The researchers studied 164 ~overweight volunteers aged 50 and older – 46 of the participants ate 120g of full-fat Irish cheese every day for six weeks, while 45 consumed a reduced-fat Irish cheddar and 21g of butter.



Does anybody know why they added the 21 g of butter to the low fat group?
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  #7   ^
Old Tue, Oct-16-18, 19:39
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Dodger Dodger is offline
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Default

I'm assuming that the butter is to make up for the calories lost in the low-fat cheese.
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  #8   ^
Old Wed, Oct-17-18, 16:52
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Squarecube Squarecube is offline
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Fine, 'cept isn't butterfat what's missing from low fat cheese?
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  #9   ^
Old Wed, Oct-17-18, 22:43
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teaser teaser is offline
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Default

It isn't clear to me that the fat in the cheese "lowers" cholesterol so much as doesn't raise it, compared to "butter plus low fat cheese." Or that low fat cheese plus olive oil or just low fat cheese without the added butter wouldn't have resulted in a lower cholesterol. Or that I need to lower my cholesterol anyways.
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  #10   ^
Old Thu, Oct-18-18, 14:36
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mike_d mike_d is offline
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Default

Quote:
Originally Posted by Ms Arielle
ROFL.

I don't eat rubbber, lol.
Yeah, or egg white omelets either so I don't care
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  #11   ^
Old Thu, Oct-18-18, 17:42
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Ms Arielle Ms Arielle is online now
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Plan: atkins
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Default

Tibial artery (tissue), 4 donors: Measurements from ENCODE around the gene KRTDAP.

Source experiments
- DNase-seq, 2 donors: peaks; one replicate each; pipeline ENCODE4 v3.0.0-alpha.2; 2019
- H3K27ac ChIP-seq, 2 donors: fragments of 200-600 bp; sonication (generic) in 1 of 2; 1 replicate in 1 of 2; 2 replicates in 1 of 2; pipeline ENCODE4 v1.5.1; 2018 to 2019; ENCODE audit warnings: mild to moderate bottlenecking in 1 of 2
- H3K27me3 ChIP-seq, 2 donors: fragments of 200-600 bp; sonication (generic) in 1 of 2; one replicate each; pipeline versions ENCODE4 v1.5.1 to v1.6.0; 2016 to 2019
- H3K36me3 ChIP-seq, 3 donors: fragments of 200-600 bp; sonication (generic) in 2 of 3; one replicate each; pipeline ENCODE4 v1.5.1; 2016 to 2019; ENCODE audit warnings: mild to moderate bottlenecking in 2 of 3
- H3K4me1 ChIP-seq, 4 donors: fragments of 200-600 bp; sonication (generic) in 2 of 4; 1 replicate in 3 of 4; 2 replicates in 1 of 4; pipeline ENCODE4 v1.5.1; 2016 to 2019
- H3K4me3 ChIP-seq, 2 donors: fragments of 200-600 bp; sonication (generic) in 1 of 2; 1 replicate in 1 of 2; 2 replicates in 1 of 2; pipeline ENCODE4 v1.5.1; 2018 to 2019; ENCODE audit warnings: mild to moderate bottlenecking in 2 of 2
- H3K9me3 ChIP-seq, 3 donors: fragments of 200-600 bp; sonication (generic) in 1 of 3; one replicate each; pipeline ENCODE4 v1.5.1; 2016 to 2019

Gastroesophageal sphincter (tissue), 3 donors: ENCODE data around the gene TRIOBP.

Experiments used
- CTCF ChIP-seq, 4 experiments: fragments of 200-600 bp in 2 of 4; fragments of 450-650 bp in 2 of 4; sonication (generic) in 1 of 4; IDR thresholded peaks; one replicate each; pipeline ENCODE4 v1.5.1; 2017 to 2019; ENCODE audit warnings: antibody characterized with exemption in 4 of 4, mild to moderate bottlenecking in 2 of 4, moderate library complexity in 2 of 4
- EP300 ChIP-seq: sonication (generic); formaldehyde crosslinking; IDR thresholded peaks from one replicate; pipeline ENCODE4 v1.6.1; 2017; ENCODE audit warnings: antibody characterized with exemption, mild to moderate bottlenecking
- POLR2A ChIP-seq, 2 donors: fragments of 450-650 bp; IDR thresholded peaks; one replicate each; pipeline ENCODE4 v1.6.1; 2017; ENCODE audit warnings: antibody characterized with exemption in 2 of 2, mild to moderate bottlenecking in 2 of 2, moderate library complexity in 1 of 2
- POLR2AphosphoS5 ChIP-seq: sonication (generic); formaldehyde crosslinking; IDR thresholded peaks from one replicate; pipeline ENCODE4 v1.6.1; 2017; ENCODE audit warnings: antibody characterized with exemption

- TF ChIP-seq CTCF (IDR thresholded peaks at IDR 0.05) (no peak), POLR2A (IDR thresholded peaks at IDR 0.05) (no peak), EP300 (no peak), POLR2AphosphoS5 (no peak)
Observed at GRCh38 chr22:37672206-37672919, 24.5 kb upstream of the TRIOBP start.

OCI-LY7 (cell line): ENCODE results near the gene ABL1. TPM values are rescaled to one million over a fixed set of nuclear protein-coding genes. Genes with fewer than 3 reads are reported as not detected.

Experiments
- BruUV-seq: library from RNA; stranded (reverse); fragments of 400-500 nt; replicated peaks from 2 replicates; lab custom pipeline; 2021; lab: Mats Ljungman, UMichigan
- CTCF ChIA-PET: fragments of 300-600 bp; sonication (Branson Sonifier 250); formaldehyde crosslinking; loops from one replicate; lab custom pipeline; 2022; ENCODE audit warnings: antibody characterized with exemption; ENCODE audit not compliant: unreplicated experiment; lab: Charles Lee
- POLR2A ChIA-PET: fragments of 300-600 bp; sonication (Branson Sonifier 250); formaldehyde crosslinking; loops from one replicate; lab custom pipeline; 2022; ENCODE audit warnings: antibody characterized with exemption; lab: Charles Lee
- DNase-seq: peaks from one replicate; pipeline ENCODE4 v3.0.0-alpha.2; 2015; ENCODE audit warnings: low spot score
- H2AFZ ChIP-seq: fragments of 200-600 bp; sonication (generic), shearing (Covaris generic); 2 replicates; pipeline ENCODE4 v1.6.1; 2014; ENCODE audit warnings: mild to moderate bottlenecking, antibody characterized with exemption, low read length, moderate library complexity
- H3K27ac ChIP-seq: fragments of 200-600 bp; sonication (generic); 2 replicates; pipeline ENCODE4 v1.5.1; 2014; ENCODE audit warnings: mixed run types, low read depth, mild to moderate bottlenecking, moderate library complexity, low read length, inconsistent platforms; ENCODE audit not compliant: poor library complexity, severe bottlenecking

Quote:
Originally Posted by teaser
It isn't clear to me that the fat in the cheese "lowers" cholesterol so much as doesn't raise it, compared to "butter plus low fat cheese." Or that low fat cheese plus olive oil or just low fat cheese without the added butter wouldn't have resulted in a lower cholesterol. Or that I need to lower my cholesterol anyways.


Cheeses are complex with a wide variety of microbes, and the changes they invoke. Honestly I never gave it much thought until recentlyy. Dr Atkins mentions avoiding cheese for those with over growth issues, it is on a list that includes vinegars. More recently cheeses high in vitamin k2 became an interest, and gouda rates highly and other cheese that is aged has more than shorter aging times. Like 3 month cheddar v. 12 m cheddar. Then the fat solvable vitamins can vary greatly. Anyway..... you get my point.
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  #12   ^
Old Fri, Oct-19-18, 09:19
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GRB5111 GRB5111 is offline
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Plan: Ketogenic (LCHFKD)
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Default

Quote:
Originally Posted by Ms Arielle
Cheeses are complex with a wide variety of microbes, and the changes they invoke. Honestly I never gave it much thought until recentlyy. Dr Atkins mentions avoiding cheese for those with over growth issues, it is on a list that includes vinegars. More recently cheeses high in vitamin k2 became an interest, and gouda rates highly and other cheese that is aged has more than shorter aging times. Like 3 month cheddar v. 12 m cheddar. Then the fat solvable vitamins can vary greatly. Anyway..... you get my point.

Good points. Like so many other general pronouncements about dietary influence of a food that can vary by variety, much more needs to be understood. I don't believe cheese can raise cholesterol depending on one's WOE, but the variety of cheese types and some of the processed cheeses on the market make the issue much more complex than simply stating that cheese "lowers cholesterol" particularly what is referred to as "bad" cholesterol. At some point someone will say (yes, recognizing Paul Harvey) "here's the rest of the story."
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  #13   ^
Old Tue, Oct-23-18, 06:40
64dodger 64dodger is offline
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Default

Low fat diets will turn out to be killers when it is all said and done.